Plain English campaign news articles
Foot in Mouth awards
- Created on Friday, 13 February 2015 16:01
Each year we celebrate the worst gaffe by a public figure with our 'Foot in Mouth' award.
And, we have always managed to find a worthy winner. Last year, Russell Brand couldn't be overlooked. The year before, Mitt Romney could've won for any one of a dozen howlers. Looking further back, the likes of John Prescott, George Bush and Silvio Berlusconi have pretty much selected themselves.
- Created on Thursday, 05 February 2015 14:29
Last year we received numerous Golden Bull entries regarding overlong or badly written (or both) planning consultation forms.
2015 will probably be no different. A Thanet resident has sent in a complaint about a 263-page planning consultation document which is 'very hard to understand'. There's also a questionnaire, which runs to 99 pages.
- Created on Monday, 02 February 2015 09:32
We're all familiar with online prompts asking us to tick 'Yes' or 'No' boxes. Do we want someone to send us emails about products? Do we want to receive a monthly newsletter? We may need to click on a 'Yes' or 'No' box.
The answer, in any case, is normally 'No'. And we're normally in a hurry to get on with it and get rid of these irritating obstacles, which may mean us quickly making a decision and moving on. But what if you have to remove your agreement before you have even given it?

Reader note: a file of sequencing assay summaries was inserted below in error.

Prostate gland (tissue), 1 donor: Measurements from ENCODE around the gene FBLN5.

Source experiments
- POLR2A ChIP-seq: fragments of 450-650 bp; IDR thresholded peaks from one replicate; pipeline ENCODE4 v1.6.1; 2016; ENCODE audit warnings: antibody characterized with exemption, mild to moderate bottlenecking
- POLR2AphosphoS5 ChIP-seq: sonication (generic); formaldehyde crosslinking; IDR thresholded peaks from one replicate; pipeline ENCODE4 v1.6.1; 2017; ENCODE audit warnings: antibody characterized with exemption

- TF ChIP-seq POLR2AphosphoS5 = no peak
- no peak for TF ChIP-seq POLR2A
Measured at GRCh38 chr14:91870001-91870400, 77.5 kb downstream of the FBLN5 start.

- Created on Wednesday, 28 January 2015 11:27
With just under 100 days until the general election, we’ve asked all major parties for a clear version of their manifesto.
We know that a large number of people will struggle to read the full-length version. There is no good reason why the parties can’t provide an easy-to-understand, point-by-point summary of their key principles.
Down with the kids
- Created on Monday, 19 January 2015 13:05
The English Spelling Society (TESS) is up to no good once again with a new scheme. The scheme is aimed at making life easier for children in tests by allowing sentences such as 'my frend has a coff'.
TESS wants to 'open minds to the possibility of an eventual update of English spelling in the interests of improved literacy'. Or, put another way, 'English language should change to a phonetic version so people don't have to bother to learn it'.